A peripherally inserted central catheter (PICC) is a long, thin, flexible tube that is inserted into a vein in the upper arm. It is a form of intravenous (IV) access. It is considered to be a "central" line because the tip of the PICC ends in a large vein in your chest. This large vein is called the superior vena cava (SVC). The PICC tip ends in the SVC because there is a lot of blood flow in the SVC. This allows medicines and IV fluids to be quickly distributed throughout the body. The PICC is inserted using a sterile technique by a specially trained nurse or physician. After the PICC is inserted, a chest X-ray exam is done to be sure it is in the correct place.
A PICC may be placed for different reasons, such as:
To give medicines and liquid nutrition that can only be given through a central line. Examples are:
Certain antibiotic treatments.
Total parenteral nutrition (TPN).
To take frequent blood samples.
To give IV fluids and blood products.
If there is difficulty placing a peripheral intravenous (PIV) catheter.
If taken care of properly, a PICC can remain in place for several months. A PICC can also allow a person to go home from the hospital early. Medicine and PICC care can be managed at home by a family member or home health care team.
Problems with a PICC can occasionally occur. These may include the following:
A blood clot (thrombus) forming in or at the tip of the PICC. This can cause the PICC to become clogged. A clot-dissolving medicine called tissue plasminogen activator (tPA) can be given through the PICC to help break up the clot.
Inflammation of the vein (phlebitis) in which the PICC is placed. Signs of inflammation may include redness, pain at the insertion site, red streaks, or being able to feel a "cord" in the vein where the PICC is located.
Infection in the PICC or at the insertion site. Signs of infection may include fever, chills, redness, swelling, or pus drainage from the PICC insertion site.
PICC movement (malposition). The PICC tip may move from its original position due to excessive physical activity, forceful coughing, sneezing, or vomiting.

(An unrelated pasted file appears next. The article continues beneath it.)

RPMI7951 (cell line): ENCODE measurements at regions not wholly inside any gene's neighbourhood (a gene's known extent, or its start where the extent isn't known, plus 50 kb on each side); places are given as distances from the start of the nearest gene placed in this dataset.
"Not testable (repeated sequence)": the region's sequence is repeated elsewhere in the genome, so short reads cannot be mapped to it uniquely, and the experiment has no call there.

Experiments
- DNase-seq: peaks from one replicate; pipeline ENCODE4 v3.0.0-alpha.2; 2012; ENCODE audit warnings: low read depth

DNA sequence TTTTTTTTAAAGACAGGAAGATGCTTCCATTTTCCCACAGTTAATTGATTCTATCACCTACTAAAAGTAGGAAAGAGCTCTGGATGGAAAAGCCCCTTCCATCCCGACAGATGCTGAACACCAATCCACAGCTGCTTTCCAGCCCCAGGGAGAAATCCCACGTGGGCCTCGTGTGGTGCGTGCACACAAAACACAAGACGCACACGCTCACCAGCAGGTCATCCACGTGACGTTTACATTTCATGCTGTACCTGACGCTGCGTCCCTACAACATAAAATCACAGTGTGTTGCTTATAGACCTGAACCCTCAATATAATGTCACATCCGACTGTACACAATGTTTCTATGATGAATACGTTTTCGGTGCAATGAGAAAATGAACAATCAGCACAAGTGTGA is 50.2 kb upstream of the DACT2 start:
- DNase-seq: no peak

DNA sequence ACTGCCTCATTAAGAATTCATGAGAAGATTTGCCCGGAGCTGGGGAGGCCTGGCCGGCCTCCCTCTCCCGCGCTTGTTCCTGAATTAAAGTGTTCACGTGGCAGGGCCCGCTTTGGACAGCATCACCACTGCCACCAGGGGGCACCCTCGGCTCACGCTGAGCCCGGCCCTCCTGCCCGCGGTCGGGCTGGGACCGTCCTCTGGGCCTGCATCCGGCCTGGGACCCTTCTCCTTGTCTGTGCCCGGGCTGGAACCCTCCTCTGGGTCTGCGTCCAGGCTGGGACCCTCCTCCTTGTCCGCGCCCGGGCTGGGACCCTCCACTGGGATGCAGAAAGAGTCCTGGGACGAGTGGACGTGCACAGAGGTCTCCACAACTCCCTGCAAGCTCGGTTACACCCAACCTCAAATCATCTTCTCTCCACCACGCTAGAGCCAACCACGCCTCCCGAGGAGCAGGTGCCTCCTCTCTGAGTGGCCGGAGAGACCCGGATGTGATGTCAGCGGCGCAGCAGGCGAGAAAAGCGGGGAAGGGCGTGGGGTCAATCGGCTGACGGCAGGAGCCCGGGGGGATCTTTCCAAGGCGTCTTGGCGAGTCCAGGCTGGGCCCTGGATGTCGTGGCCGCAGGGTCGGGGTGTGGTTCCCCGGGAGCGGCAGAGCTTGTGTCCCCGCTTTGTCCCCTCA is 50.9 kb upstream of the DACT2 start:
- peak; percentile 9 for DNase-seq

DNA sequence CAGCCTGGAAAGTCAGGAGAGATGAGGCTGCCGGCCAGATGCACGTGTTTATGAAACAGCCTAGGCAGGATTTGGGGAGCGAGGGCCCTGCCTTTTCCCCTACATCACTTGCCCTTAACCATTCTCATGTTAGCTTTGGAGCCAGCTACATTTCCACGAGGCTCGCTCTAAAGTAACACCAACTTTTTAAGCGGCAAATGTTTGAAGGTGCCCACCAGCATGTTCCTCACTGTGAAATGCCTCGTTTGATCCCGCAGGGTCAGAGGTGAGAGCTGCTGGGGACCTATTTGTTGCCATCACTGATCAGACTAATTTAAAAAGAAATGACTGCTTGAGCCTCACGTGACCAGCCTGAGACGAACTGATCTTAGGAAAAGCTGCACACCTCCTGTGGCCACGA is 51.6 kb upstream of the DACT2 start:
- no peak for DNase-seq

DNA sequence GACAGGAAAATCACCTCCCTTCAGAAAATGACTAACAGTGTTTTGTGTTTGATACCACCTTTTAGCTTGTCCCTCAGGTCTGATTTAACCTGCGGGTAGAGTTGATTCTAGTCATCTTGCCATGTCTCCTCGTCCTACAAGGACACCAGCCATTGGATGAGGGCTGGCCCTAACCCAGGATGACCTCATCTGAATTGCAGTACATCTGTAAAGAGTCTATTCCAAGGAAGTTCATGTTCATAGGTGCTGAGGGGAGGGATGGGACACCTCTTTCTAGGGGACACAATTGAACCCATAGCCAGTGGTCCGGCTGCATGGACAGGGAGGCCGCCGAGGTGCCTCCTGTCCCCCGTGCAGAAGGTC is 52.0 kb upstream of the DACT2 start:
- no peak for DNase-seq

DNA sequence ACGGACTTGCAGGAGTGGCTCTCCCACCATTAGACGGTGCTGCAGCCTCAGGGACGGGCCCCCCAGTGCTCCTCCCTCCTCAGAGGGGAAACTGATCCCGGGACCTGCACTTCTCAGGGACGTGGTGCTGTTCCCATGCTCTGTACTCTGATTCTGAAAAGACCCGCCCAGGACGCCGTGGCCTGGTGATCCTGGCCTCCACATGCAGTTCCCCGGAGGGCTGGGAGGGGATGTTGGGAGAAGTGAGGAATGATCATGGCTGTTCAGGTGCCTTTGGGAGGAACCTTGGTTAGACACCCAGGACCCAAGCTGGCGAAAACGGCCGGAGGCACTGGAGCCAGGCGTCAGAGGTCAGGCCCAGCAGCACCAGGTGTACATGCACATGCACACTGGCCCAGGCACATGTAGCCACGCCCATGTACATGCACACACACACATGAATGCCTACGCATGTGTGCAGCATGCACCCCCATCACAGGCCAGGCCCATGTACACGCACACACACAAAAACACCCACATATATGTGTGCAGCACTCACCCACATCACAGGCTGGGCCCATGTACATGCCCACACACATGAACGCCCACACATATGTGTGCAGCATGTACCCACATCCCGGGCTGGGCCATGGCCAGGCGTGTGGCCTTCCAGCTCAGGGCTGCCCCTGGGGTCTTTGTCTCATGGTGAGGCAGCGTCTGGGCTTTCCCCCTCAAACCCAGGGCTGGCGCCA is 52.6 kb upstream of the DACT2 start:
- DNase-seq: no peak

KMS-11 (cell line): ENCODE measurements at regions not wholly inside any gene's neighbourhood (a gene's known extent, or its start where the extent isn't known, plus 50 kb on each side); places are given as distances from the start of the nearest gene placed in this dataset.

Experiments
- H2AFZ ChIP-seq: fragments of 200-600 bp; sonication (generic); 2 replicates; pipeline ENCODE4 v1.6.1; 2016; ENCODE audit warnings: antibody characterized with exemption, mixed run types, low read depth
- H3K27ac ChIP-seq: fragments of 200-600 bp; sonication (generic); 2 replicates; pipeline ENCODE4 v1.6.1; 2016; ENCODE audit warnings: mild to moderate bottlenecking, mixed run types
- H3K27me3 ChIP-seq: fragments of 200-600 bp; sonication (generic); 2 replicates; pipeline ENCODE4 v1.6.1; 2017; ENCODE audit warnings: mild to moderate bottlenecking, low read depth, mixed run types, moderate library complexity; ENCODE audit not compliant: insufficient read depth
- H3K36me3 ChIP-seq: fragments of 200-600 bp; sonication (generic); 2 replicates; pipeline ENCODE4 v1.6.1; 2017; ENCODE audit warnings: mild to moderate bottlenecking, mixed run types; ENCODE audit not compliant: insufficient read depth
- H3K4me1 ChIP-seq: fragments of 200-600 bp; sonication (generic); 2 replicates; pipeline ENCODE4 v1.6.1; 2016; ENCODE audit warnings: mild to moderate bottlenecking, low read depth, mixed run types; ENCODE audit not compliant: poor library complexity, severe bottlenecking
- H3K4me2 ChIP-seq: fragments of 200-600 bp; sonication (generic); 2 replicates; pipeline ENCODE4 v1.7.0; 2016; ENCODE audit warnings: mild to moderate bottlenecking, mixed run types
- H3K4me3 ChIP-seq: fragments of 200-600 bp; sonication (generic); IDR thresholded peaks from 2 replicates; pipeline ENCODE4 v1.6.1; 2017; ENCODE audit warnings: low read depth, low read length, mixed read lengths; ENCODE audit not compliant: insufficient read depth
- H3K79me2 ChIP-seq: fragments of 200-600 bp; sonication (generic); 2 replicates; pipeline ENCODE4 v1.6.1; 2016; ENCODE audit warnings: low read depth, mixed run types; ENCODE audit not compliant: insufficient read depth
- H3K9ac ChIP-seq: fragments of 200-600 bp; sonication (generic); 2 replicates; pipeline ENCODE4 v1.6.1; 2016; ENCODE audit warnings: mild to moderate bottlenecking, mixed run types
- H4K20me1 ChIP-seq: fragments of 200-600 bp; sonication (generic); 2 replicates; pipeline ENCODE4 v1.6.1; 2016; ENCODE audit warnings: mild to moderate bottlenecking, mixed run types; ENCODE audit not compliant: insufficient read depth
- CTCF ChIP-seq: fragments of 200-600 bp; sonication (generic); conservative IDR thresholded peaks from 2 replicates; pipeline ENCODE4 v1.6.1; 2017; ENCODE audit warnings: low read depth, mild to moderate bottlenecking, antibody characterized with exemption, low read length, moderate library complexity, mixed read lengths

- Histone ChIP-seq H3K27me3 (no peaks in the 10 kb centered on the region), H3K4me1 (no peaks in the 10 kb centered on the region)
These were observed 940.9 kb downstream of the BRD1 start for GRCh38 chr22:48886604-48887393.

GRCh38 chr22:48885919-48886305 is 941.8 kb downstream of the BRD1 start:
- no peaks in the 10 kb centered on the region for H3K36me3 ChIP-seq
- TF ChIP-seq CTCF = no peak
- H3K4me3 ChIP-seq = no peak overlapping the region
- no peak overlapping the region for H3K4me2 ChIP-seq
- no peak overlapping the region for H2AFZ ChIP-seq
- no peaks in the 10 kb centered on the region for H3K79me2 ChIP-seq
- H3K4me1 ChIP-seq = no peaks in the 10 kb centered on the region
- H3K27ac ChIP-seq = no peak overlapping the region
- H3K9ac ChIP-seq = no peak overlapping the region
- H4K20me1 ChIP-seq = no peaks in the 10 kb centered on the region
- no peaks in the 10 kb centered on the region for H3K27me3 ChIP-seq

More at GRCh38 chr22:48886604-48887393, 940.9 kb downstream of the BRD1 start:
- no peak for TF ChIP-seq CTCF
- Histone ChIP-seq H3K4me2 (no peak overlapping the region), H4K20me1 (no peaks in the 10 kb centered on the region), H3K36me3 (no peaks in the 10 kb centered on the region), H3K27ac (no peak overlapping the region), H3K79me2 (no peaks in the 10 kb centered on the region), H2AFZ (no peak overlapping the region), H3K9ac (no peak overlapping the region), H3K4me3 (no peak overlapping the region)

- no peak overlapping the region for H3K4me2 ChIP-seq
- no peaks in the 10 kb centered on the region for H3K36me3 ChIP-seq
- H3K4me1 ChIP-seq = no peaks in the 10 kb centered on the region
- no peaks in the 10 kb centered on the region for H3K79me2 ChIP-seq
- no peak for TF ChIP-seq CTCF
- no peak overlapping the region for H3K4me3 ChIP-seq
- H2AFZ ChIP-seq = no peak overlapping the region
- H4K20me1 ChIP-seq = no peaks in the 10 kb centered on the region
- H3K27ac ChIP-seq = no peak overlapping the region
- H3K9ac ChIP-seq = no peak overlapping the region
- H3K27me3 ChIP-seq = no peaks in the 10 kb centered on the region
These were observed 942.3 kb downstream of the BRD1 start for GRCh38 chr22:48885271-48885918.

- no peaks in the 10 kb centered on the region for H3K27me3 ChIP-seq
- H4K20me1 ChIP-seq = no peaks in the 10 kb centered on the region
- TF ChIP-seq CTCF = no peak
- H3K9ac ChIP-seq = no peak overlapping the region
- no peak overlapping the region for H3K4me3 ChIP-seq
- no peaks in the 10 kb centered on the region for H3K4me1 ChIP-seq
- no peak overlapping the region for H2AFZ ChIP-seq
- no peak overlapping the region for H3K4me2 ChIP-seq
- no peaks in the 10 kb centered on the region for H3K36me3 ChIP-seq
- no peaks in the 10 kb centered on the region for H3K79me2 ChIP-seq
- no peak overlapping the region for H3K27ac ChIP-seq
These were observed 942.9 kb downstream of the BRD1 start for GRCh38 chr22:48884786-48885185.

A break or cut in the PICC. It is important to not use scissors near the PICC.
Nerve or tendon irritation or injury during PICC insertion.
You may bend your arm and move it freely. If your PICC is near or at the bend of your elbow, avoid activity with repeated motion at the elbow.
Rest at home for the remainder of the day following PICC line insertion.
Avoid lifting heavy objects as instructed by your health care provider.
Avoid using a crutch with the arm on the same side as your PICC. You may need to use a walker.
Keep your PICC bandage (dressing) clean and dry to prevent infection.
Ask your health care provider when you may shower. Ask your health care provider to teach you how to wrap the PICC when you do take a shower.
Change the PICC dressing as instructed by your health care provider.
Change your PICC dressing if it becomes loose or wet.
Check the PICC insertion site daily for leakage, redness, swelling, or pain.
Do not take a bath, swim, or use hot tubs when you have a PICC. Cover PICC line with clear plastic wrap and tape to keep it dry while showering.
Flush the PICC as directed by your health care provider. Let your health care provider know right away if the PICC is difficult to flush or does not flush. Do not use force to flush the PICC.
Do not use a syringe that is less than 10 mL to flush the PICC.
Never pull or tug on the PICC.
Avoid blood pressure checks on the arm with the PICC.
Keep your PICC identification card with you at all times.
Do not take the PICC out yourself. Only a trained clinical professional should remove the PICC.
Your PICC is accidentally pulled all the way out. If this happens, cover the insertion site with a bandage or gauze dressing. Do not throw the PICC away. Your health care provider will need to inspect it.
Your PICC was tugged or pulled and has partially come out. Do not push the PICC back in.
There is any type of drainage, redness, or swelling where the PICC enters the skin.
You cannot flush the PICC, it is difficult to flush, or the PICC leaks around the insertion site when it is flushed.
You hear a "flushing" sound when the PICC is flushed.
You have pain, discomfort, or numbness in your arm, shoulder, or jaw on the same side as the PICC.
You feel your heart "racing" or skipping beats.
You notice a hole or tear in the PICC.
You develop chills or a fever.
This information is not intended to replace advice given to you by your health care provider. Make sure you discuss any questions you have with your health care provider.